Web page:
Mom was a teacher herself, but that didn’t stop her from worrying about every little thing she didn’t know how to teach me or every little thing I hadn’t mastered. Her nervousness about sending me out into the world wasn’t completely unwarranted. We had been in a car accident when I was 9 months old, hit head-on by a drunk driver. From her stories, it was my teachers who assured her throughout my elementary school years that my development was on track, aside from the fact that while I didn’t want to be a reindeer I did desperately want to be British royalty. They assured her no other residual effects from the car accident were present in the classroom. They suggested my obsession with royalty might come in handy during creative writing. The few times there were residual effects, the teachers spent extra hours with me finding ways to develop my fine motor skills.

That was then. This is now. And although the circumstances have changed, I don’t see much of a difference. Educators are invaluable.

We have had a lot of surprises in the last year and half with Toodle’s health. It has been great to develop a plan with you that covers everything from the summer camp a few months ago to the school year that is about to begin. When I emailed you to say Toodle had been diagnosed with alopecia areata, you immediately responded with, “Please tell me what I need to know and what we can do to help.” You knew it was important to me, and therefore it was important to you.

Then I emailed to say Toodle had been diagnosed with 467 million food allergies, and you said, “I don’t think I’ve ever had a student with that many allergies. Please keep me posted, and tell me what you’d like us to do for snack time.” I had to laugh because I’ve never known anyone with as many food allergies either. To help me, you dug out snack calendars for the entire summer camp season so I could prep food for Toodle. Thank you. Really.

Finally, when we made our way to summer camp with Toodle’s special snack in hand, everyone from the parent volunteers to the teenage shepherds knew what to do for her without blinking an eye. I knew she was in a place surrounded by love. I also understood more clearly what my mother went through when I was young.

Toodle might be potty-trained, but there will be hurdles you will jump over with her. Hopefully, you don’t have to wrap her clothes in a baggie. But there will be something. When I see how much preparation you have already put into a school year that hasn’t started, I have no doubt you’ll figure it out together. So, when critics say, well, yeah, but teachers get summers off, they have it so easy, I say, not even close.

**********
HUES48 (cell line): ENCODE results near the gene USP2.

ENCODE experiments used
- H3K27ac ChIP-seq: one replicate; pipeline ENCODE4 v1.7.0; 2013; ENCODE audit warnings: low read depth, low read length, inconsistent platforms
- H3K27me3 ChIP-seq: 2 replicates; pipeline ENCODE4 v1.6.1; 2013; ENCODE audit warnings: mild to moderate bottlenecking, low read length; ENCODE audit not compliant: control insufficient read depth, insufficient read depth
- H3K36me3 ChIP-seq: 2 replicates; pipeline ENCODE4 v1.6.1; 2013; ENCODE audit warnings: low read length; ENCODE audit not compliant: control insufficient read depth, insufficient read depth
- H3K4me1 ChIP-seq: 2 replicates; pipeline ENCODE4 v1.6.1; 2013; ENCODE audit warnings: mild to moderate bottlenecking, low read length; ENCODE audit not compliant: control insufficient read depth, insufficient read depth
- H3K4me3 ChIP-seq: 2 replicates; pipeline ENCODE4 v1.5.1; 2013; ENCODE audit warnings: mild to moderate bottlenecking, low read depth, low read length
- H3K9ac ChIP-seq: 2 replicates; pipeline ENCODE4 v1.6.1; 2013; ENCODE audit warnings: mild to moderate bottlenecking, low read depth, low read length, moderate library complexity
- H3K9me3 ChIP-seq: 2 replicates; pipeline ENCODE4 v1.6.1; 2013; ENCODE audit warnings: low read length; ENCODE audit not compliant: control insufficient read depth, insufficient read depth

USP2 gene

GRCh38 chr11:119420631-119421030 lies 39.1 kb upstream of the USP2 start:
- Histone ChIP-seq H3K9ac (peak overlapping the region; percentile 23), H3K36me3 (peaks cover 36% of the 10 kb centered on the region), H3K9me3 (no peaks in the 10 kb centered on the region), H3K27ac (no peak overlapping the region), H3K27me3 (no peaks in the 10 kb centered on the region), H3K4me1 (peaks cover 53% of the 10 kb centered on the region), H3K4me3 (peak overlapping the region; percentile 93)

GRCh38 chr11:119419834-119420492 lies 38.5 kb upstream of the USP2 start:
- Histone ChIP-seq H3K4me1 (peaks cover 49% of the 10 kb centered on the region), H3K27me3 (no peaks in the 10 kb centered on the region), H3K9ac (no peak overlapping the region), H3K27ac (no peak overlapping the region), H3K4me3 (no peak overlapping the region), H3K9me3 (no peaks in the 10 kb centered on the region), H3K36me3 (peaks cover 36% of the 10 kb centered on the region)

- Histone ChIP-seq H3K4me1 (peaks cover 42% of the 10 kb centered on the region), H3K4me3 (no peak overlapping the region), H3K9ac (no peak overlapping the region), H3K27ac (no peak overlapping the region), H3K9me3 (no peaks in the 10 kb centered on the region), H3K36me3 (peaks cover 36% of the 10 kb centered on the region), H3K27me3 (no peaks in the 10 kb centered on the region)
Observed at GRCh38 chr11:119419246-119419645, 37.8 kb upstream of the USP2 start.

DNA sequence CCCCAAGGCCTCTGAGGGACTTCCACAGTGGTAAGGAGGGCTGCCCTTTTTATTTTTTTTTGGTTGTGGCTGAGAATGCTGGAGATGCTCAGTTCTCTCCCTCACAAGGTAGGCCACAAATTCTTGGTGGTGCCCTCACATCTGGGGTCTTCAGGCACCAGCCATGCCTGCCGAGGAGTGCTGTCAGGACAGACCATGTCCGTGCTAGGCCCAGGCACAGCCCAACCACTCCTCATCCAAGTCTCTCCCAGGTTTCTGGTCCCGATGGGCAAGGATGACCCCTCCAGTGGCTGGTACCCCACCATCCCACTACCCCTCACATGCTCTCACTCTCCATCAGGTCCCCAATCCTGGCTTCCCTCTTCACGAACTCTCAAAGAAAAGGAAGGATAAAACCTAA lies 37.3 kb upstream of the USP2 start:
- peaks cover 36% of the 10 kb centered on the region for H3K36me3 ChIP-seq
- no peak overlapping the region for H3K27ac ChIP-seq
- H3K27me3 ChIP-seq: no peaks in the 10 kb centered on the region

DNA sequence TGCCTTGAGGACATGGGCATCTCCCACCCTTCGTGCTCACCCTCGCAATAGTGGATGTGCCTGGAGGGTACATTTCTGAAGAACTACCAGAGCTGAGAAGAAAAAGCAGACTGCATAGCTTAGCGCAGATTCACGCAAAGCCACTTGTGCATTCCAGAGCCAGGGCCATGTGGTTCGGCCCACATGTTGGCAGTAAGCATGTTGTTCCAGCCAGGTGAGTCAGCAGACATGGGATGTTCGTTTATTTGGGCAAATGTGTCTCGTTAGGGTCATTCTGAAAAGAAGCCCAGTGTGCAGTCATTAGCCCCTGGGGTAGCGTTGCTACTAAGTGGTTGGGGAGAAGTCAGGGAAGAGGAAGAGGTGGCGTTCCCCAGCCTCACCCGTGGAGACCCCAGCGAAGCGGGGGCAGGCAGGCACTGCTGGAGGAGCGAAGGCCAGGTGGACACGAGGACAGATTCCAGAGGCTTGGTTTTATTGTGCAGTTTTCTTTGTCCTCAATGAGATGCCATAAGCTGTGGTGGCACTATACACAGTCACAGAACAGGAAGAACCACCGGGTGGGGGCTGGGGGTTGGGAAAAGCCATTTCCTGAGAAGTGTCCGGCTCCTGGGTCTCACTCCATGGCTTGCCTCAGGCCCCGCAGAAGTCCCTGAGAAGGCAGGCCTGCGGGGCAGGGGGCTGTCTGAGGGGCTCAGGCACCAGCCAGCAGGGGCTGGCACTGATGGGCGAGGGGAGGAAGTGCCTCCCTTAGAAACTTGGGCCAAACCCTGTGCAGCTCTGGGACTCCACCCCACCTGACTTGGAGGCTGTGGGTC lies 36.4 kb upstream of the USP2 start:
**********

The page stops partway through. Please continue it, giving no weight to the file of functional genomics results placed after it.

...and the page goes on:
Your summer hasn’t been one of total leisure. In addition to camp, the emails you have sent out to let parents know what to expect and when to expect it tells me you are always thinking forward. Always developing new ideas to make the upcoming year a splashing success. Caring for a group of students doesn’t just happen from September to May, nor does it happen from 9:00 to 3:00. I am grateful for all the care you have shown my child, and the year hasn’t even started. It makes it easier for me to give her to you.

I will also confess I am grateful because without those emails and continual reminders K-Hubs and I would have no idea when to actually send Toodle to school. She’s our firstborn and instead of being highly organized, zealous parents who know when school starts and what to pack in the book bag, we are often just clueless. Ask her. She’ll tell you. As you’ll learn, she is…honest. Please, send that email one more time than you think is necessary. I’m printing them all off. It’s unfair to the trees, but I’m trading one vice for another. Sending her to school on the appropriate days seems mighty important.

I do have one request. If you are able to alter time and make it September already, K-Hubs and I would be forever in your debt. Toodle knows she is coming your way, and can’t wait to get to you. Every day she asks if today is the day. To bide her time, she’s now wearing school clothes I bought for fall and winter. Every. Single. Day. She is sweating it out. Literally.

Since I’m guessing you can’t alter time, if you see us sitting in the parking lot for no apparent reason every few days, now you know why.

So I send her your way, complete with thoughts of reindeer, carrots, and planets in her head. She’s super excited, and aside from the pang that comes with letting go, so am I.

As much as I want to say, “Take good care of her,” I already know you will. You already have. As much as I want to say, “Call me if you have a concern,” I already know you will. As much as I want to say, “She is spirited, you should just know that,” I know you already do. So…she’s yours. Oh, and about those scissors? I wasn’t kidding, but then you already knew that.